Skip to main content

Pidcock sets his sights on podium finishes for first elite cyclo-cross season

Image 1 of 5

Thomas Pidcock (Trinity Racing) in the U23 world cyclo-cross champion's bands

Thomas Pidcock (Trinity Racing) in the U23 world cyclo-cross champion's bands
(Image credit: Charlie Crowhurst / Red Bull Content Pool)
Image 2 of 5

Trinity Racing (L-R): Abby-Mae Parkinson, Tom Pidcock, Cameron Mason

Trinity Racing (L-R): Abby-Mae Parkinson, Tom Pidcock, Cameron Mason
(Image credit: Charlie Crowhurst / Red Bull Content Pool)
Image 3 of 5

Pidcock gets some air on his S-Works Crux

Pidcock gets some air on his S-Works Crux
(Image credit: Charlie Crowhurst / Red Bull Content Pool)
Image 4 of 5

Tom Pidcock shows off his rainbow stripes

Tom Pidcock shows off his rainbow stripes
(Image credit: Charlie Crowhurst / Red Bull Content Pool)
Image 5 of 5

Parkinson, Mason and Pidcock make up Trinity Racing for 2020

Parkinson, Mason and Pidcock make up Trinity Racing for 2020
(Image credit: Charlie Crowhurst / Red Bull Content Pool)

Thomas Pidcock will get his first full season of elite-level cyclo-cross underway at the weekend, riding in the new colours of Trinity Racing. The team, launched at Red Bull Studios in London on Tuesday evening, is based on the same structure as his last outfit, TP Racing, but this season will be a lot different for the 20-year-old.

Speaking to Cyclingnews at the team launch, Pidcock laid out his ambitions for the winter, stating that he hopes to be in the battle for podium places throughout the season, his first after making the step up from the U23 ranks.

After a long road season, which culminated – eventually – with a bronze medal in the U23 road race at his home World Championships, Pidcock will get back into the rhythm of 'cross racing at Poldercross in Belgium on Saturday, before heading to the first round of the Superprestige trophy across the Dutch border in Gieten on Sunday.

"For the first few weeks I just want to be getting into it - just no stress at all. But then I want to be mixing it for the podium," Pidcock said. 

"Then, obviously, the World Championships, like every year, are the main goal, and I want to try and get on the podium there."

He has experience in doing just that, of course. He won the junior cyclo-cross Worlds in Luxembourg back in 2017, and earlier this year he added U23 gold to his laundry list of achievements, comfortably beating Belgian talent Eli Iserbyt in Denmark.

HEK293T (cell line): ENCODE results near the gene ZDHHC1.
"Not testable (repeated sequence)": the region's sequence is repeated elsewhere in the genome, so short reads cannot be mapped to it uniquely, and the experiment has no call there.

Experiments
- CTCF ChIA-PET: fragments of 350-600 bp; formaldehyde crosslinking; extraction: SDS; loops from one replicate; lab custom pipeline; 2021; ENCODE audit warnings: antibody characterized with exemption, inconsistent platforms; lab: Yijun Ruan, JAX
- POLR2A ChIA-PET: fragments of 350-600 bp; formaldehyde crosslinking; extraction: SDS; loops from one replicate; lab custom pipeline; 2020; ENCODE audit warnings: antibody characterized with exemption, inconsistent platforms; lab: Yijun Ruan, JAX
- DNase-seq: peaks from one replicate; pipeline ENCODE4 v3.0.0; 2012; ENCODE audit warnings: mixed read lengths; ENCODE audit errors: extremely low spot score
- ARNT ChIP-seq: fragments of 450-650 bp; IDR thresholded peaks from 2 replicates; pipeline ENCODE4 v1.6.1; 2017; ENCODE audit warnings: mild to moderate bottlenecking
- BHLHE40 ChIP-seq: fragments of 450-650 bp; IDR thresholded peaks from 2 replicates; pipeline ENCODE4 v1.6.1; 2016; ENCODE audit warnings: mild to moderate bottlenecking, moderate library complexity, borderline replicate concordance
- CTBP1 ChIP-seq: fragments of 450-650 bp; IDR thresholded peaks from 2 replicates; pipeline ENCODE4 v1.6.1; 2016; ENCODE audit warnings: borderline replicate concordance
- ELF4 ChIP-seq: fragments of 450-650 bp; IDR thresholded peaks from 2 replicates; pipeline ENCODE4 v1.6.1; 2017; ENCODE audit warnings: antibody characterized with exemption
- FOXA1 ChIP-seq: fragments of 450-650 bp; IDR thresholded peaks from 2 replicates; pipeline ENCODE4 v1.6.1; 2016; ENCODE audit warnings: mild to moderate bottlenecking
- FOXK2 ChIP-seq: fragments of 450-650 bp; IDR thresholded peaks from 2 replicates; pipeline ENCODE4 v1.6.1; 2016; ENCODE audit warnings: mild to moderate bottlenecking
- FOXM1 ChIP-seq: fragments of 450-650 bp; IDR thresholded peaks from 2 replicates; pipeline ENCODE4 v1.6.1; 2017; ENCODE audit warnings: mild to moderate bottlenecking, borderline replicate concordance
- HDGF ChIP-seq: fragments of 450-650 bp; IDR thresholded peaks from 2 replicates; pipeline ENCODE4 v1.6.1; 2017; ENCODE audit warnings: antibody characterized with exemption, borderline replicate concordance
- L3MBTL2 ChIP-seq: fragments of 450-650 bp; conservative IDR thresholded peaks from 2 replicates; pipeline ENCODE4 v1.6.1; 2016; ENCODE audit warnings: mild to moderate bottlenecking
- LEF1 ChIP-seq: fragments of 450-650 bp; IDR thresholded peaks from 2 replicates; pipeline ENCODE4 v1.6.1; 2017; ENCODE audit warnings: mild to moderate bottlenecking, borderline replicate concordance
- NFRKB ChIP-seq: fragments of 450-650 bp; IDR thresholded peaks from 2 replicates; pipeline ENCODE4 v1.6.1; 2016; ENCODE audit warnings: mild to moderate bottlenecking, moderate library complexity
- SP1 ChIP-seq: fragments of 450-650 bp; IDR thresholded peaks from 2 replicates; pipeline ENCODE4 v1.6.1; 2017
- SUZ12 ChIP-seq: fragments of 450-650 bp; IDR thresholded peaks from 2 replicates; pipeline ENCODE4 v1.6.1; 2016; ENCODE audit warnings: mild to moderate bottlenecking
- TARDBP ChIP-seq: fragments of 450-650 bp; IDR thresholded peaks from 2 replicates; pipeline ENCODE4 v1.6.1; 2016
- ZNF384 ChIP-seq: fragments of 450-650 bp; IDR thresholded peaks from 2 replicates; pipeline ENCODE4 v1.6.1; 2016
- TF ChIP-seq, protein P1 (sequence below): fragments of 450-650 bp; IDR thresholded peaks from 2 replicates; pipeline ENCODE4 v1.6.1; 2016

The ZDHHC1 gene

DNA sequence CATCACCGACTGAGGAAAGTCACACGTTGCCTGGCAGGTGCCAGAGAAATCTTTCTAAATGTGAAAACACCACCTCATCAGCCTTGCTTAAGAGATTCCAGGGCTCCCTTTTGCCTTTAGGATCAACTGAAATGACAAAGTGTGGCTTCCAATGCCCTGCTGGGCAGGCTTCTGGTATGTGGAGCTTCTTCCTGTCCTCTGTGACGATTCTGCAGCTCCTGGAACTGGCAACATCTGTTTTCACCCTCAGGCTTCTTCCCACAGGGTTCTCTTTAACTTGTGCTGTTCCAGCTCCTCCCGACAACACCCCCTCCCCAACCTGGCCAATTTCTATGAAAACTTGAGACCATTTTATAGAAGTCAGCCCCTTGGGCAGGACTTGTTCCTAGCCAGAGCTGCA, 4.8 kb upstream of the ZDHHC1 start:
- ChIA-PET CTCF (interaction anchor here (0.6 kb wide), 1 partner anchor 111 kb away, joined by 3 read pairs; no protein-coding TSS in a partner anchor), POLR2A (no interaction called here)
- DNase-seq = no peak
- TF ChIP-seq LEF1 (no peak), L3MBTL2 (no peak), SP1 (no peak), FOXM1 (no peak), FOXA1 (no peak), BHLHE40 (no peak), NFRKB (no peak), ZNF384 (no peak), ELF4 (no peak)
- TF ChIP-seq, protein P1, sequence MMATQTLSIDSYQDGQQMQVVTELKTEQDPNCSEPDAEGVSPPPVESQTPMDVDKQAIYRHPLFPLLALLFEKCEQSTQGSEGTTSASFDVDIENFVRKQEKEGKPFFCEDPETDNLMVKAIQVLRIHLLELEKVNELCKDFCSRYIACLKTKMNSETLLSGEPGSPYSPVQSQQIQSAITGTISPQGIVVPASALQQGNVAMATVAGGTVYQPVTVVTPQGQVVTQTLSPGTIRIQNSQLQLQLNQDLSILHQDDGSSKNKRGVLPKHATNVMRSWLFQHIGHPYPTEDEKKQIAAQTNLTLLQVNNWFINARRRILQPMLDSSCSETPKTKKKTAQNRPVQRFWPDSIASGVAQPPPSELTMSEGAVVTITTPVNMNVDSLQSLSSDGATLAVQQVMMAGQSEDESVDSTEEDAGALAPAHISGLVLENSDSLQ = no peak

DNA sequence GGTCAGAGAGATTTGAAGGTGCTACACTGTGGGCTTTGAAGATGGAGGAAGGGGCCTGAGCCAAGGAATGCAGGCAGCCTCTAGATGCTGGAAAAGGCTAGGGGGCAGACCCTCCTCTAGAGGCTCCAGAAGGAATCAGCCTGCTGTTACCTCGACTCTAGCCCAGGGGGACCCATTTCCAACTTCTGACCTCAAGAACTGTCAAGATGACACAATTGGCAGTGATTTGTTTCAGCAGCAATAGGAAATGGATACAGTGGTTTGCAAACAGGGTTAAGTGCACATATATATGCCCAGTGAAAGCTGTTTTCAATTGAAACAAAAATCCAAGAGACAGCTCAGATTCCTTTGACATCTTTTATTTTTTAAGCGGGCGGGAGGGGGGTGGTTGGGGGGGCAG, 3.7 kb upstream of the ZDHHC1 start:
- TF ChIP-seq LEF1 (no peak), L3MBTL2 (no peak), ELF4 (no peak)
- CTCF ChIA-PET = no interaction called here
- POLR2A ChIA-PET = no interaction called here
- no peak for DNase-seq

Iserbyt has also made the step up to the elites this season and, having already started his season with the World Cup double-header in the USA, has proved that U23 riders can do what Pidcock is hoping to achieve right away.

The 21-year-old comprehensively won both races in Waterloo and Iowa City, beating more seasoned campaigners such as Toon Aerts, Laurens Sweeck and Lars van der Haar by around a minute on each occasion. Pidcock maintains that Iserbyt's campaign so far is proof that youth is no barrier to success at the top level.

"At the end of last year, I got in the elite races a couple of times [including Diegem and the GP Sven Nys – Ed.], and then this year Iserbyt is leading the World Cup," Pidcock said.

"I was racing against him and beat him at the World and European Championships last year. That gives me confidence, that he's done that."

Pidcock winning the 2019 U23 cyclo-cross World Championships

Pidcock winning the 2019 U23 cyclo-cross World Championships

(Image credit: Getty Images Sport)

Pidcock won five Superprestige races and four at the World Cup last season en route to taking the overall titles at both, as well as winning the World, European and British U23 titles. Having had the beating of Iserbyt quite handily last year, he would, logically, be the favourite in upcoming match-ups between the two.

That probably won't be the case right away, given that the Yorkshireman last turned a 'cross pedal in anger back in February. In fact, he only got back on a 'cross bike this week.

"I've just finished the road season," he said. "I went on holiday and I've been running and that's it. I rode my 'cross bike for the first time today."

Once he's up to speed, an even bigger challenge will rear its head, with the dominant force in cyclo-cross, Mathieu van der Poel, set to return in the coming weeks. The Dutchman won 32 races last season and is expected to dominate once again this time around, especially with Wout Van Aert recovering from his Tour de France injury.

That pair have become dual-discipline pioneers in the past season, transitioning seamlessly to the road and taking big wins in the Spring Classics and at the Tour de France. Pidcock has achieved similar feats at U23 level, this year combining his impressive 'cross palmarès with wins at Paris-Roubaix Espoirs and the Tour Alsace, among others.

"It's not as such that they're role models setting that sort of path," said Pidock of the duo. "I think I would have done it anyway, but they're certainly leading the way in terms of multi-discipline riders.

"To be honest, I don't know if they are beatable," he added, noting that he's just at the start of his journey. "They're older than me and better than me. But I'll certainly give it a good go, and in the next few years I will be racing against them. This year is [about] finding my feet in the elites and doing what I need to do."